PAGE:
I would later seek the help of a psychologist to help me understand what was happening to me. It was the feelings of guilt that had me looking for answers. Unfortunately, this wasn’t helpful as he couldn’t understand why I was looking for help so soon. Good question – I was looking for answers that I didn’t have questions for. I just needed guidance to help with the guilt and ease the pain. I didn’t get any there. Apparently, everyone’s grief is different and it takes time. Even the books I read didn’t help much, as they also agreed you never get over grief? Rubbish, I thought and muddled along.
It didn’t take long for anger at feeling so helpless to show up. Finally, my boss, a surgeon gave me a clue. He called to see how I was doing, when I told him, his response was ”sounds like a reactionary depression”. A lightbulb moment, if there was a name for it, others must have experienced this as well. I was normal! My healing journey continued. It seems people can get so busy with all the arrangements that there is no time to grieve. This could result in your emotions getting blocked resulting in depression.
Many months later I found a coach to help me further. A friend had recommended her, she apparently could see spirits. How could I not go to her! She did healing sessions with angels and then we would look at my core value, my needs, and my beliefs. This work helped me connect me with me. Once I had a plan in my hand I began to feel hopeful and more myself.
My Healing Journey and Pivotal Market #2
Later that year I went on a retreat with my friend who is intuitive and works with flower essence. Interesting, believing I was healing, my friend would take me deeper into my grief. It seems music and art are a good way to release any lingering or deep-seated emotions. The exercise was to relax and listen to music as I was drawing. The music she chose was jazz. My dad had loved jazz and he was an artist as well, so a fitting exercise for me for sure. How could it not work?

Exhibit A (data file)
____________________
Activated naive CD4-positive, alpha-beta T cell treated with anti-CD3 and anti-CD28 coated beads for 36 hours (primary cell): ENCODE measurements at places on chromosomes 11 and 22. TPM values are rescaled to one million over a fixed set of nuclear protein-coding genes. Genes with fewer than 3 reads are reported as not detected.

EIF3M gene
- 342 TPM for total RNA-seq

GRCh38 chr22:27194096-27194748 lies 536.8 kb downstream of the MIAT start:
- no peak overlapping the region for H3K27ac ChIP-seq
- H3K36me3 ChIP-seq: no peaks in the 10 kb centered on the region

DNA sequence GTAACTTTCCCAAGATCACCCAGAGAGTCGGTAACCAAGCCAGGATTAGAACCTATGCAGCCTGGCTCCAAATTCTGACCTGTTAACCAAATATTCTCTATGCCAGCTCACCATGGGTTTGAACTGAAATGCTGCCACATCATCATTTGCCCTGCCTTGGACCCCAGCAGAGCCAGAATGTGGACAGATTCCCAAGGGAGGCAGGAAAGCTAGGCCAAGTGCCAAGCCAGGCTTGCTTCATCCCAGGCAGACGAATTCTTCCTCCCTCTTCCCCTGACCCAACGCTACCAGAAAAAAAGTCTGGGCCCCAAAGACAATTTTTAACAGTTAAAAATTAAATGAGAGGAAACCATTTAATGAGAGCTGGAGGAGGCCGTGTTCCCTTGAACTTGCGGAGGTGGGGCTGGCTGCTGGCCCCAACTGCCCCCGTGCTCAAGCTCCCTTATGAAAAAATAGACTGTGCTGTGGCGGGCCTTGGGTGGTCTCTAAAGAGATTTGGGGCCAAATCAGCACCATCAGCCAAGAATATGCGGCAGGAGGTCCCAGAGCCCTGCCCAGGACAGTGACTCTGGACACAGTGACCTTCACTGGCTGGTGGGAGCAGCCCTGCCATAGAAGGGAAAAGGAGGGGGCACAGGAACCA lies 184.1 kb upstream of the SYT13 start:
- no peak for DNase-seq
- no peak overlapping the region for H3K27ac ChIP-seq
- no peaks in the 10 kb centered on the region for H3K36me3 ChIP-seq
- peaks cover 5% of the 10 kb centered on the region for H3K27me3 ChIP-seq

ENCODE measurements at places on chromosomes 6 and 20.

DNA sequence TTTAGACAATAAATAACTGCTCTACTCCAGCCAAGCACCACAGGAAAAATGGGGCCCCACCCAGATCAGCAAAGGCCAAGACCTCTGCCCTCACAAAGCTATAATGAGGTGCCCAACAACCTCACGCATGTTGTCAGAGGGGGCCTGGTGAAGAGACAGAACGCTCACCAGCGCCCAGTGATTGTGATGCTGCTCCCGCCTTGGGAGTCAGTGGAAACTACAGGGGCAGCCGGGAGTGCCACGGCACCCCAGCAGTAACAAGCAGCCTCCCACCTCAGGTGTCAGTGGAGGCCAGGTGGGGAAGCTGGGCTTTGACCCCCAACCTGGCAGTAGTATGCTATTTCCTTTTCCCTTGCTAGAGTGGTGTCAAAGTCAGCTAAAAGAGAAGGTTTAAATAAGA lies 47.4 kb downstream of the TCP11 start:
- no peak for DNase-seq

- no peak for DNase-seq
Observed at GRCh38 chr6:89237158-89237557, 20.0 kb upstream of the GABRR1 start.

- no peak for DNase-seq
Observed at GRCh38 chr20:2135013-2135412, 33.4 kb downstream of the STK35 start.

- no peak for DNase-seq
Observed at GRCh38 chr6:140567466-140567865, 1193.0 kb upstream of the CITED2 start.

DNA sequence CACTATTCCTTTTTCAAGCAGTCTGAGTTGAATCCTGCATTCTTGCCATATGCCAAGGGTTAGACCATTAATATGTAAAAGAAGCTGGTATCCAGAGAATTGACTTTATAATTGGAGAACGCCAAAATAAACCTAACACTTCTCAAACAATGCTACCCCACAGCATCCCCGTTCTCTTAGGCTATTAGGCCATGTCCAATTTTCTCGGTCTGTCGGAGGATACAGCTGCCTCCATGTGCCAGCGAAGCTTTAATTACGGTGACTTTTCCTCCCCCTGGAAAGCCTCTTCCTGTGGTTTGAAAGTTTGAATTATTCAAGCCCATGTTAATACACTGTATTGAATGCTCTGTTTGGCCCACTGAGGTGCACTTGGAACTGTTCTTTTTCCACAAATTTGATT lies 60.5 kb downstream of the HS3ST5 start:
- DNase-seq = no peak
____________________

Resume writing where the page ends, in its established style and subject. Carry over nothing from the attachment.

After a few hours, I needed to move and went for a walk by the ravine behind her house. There is a bridge to cross and you can see a small stream that eventually flows into a pond. All was peaceful and still as I walked around. I heard all this commotion on the way back and saw it was the geese honking and flapping their wings. I wasn’t sure if they were practicing for flight or deciding who would lead. As I paused to observed they all took off and flew overhead. In that moment, I asked the geese to take my grief with them. I had decided it was time to let it go and return to the land of the living. I hadn’t realized it at the time, but that was the 1st anniversary of dad’s death. What a coincidence or was it?
Life Continues – Pivotal Market #3
A few months later I decided to retire. I realized that dad was not there to be disappointed by my decision to leave a good job with a pension. That was his belief that and it had worked well for him but not so for me. I retired and 4 days later my next career found me. I would become a grief coach.
There is Life After A Death